Beau Kelly is a director of development at the University of Colorado Colorado Springs. He started at UCCS in 2015, primarily doing major gifts fundraising for the athletic programs. Over time, he has spearheaded fundraising for community scholarships in addition to athletics support. Beau led the capital campaigns to build the new baseball and indoor track facilities that opened in 2018. He attended Nebraska Wesleyan University in Lincoln, Nebraska, where he played baseball while majoring in business administration and history. He recently received his MBA from UCCS. Prior to UCCS, Beau worked for two years at El Pomar Foundation as a program associate in the Fellowship Program.

    Nathan Mackenzie
    Director of Development
    The GrowHaus in Denver

    Nathan leads The GrowHaus' development and communications efforts. He is a proud, born-and-raised Denverite, went to East High School, and graduated from Wesleyan University with honors in government. After graduation, he moved to Nairobi, Kenya, where he spent a year-and-half working with Shining Hope for Communities, a nonprofit that addresses gender inequality and extreme poverty in urban slums. There he learned the power of local communities to develop dynamic, locally-based solutions to community challenges. After coming back home to Colorado, in 2014 he was selected to join El Pomar Foundation's two- year leadership and professional development fellowship program in Colorado Springs. He started at The GrowHaus in the fall of 2016. When he's not at The GrowHaus you can find him enjoying the mountains, cooking, or reading.

    Jaime Marston Cook
    Development Director
    NARAL Pro-Choice Colorado

    Jaime moved to Denver from Minneapolis in 2004, and started fundraising for progressive causes around Colorado and throughout the United States during a critical election year. One of those organizations was Planned Parenthood of the Rocky Mountains (PPRM), where she raised $20,000 to send a busload of advocates from Denver to Washington, D.C., for the March for Women’s Lives. Shortly after, Jaime started working for PPRM, first in the health centers, then managing the affiliate’s internship and volunteer program, and ultimately joining the development team. Following a few years of working in personal finance in the private sector, she came back to the nonprofit community, joining Colorado Health Network as the development manager, and then joining NARAL Pro-Choice Colorado as development director. Jaime also serves as vice president of the board of directors for PFLAG Denver in support of the LGBTQ+ community.  She is an avid reader, a gardener, and an intuitive cook.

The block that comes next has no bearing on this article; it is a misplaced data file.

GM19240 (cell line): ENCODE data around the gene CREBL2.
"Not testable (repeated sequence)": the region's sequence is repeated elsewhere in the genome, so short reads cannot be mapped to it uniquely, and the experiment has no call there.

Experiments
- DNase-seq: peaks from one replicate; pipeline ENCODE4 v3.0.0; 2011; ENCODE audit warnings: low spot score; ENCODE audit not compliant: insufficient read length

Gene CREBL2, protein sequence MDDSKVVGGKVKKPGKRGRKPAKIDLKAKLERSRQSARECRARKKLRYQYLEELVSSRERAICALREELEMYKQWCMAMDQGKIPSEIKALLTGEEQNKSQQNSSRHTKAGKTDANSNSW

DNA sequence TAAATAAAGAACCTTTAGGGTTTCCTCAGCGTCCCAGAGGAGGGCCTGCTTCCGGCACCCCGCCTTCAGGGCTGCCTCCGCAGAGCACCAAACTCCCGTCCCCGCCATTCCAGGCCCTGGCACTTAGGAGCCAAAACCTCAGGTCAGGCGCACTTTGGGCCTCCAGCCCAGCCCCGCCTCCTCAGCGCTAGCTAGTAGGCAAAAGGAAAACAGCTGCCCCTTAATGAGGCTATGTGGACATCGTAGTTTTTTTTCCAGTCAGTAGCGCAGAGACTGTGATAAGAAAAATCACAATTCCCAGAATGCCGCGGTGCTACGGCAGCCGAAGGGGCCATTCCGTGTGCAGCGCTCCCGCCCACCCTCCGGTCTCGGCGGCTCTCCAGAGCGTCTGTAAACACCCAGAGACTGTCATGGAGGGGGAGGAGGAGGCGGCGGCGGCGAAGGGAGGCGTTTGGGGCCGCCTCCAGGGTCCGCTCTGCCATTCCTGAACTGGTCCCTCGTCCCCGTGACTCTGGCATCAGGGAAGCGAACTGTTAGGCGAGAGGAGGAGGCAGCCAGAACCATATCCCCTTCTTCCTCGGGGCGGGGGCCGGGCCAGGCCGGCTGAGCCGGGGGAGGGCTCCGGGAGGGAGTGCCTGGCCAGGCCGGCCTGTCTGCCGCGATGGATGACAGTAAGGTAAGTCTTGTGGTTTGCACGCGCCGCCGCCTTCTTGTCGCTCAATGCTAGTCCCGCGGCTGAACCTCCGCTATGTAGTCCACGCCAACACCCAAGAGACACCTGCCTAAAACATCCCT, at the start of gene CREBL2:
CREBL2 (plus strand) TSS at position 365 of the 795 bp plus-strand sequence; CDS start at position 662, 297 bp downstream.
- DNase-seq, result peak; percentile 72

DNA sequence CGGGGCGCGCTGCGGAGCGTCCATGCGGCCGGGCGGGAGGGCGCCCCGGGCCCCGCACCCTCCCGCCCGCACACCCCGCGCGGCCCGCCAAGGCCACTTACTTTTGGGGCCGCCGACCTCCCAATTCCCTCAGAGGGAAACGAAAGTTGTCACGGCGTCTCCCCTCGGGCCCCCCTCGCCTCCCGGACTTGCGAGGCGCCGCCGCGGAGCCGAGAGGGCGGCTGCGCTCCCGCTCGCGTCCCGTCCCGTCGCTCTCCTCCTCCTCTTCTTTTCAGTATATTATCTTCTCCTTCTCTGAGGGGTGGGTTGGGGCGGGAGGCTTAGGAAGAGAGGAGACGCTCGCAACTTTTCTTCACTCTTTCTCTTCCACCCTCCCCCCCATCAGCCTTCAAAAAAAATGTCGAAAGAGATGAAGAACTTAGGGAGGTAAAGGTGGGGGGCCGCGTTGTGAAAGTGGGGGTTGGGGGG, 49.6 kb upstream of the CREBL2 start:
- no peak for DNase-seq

Rachel Newnam
    Corporate Partnerships Manager
    Project Angel Heart in Denver

    Rachel Newnam has been the corporate partnerships manager at Project Angel Heart since June 2017. She has over seven years' of professional fundraising experience with past positions including Community Engagement Manager, Annual Fund Manager, and Senior Development Associate at ForKids, Inc. in Norfolk, Virginia. Rachel is a member of the Association of Fundraising Professionals Colorado Chapter and former board member and education chair of the Association of Fundraising Professionals Hampton Roads Virginia Chapter. She holds her bachelor of arts in global affairs with a concentration in social inequalities and responses and a business minor from George Mason University. Outside of the office, you can find Rachel hiking, snowshoeing, or sifting for new vinyls.

    Jennifer Reed
    Regional Philanthropy Director
    Mercy Housing

    Jennifer Reed serves as the philanthropy director for the Mountain Plains region of Mercy Housing, which includes Arizona, Colorado, and Nebraska. Jennifer has been in this role since 2015 and previously worked as manager of corporate and foundation relations for the national fundraising team at Mercy Housing. Jennifer has over 13 years of experience in the nonprofit sector. She holds a BS in international studies and sociology from the University of Wyoming and a Master of Public Administration from the University of Colorado Denver. She lives in Denver with her husband, Jay, school-age sons Dylan and Alex, and dog Charlie.

    Susan “Sue” Samaniego
    Foundation Director
    Colorado Northwestern Community College Foundation, Rangely

    Sue began her career as a speech-language pathologist. After 22 years, her search for new challenges led her to communications and public relations work for Otero Junior College. When the foundation director left, she absorbed these duties and found her new career. The drive to focus on development led Sue to complete a certificate in nonprofit management through the University of Illinois-Chicago in February 2018 and to accept the foundation director position at CNCC in November 2017. Sue serves on the board for Rangely Resource Pantry (secretary), the Tank Center for Sonic Arts, and the Rangely Area Chamber of Commerce. Outside of work, she enjoys outdoor activities including hiking, cycling, and snowshoeing as well as painting, writing and gardening.

    Anne “Annie” Slothower
    Director of Development
    Havern School, Littleton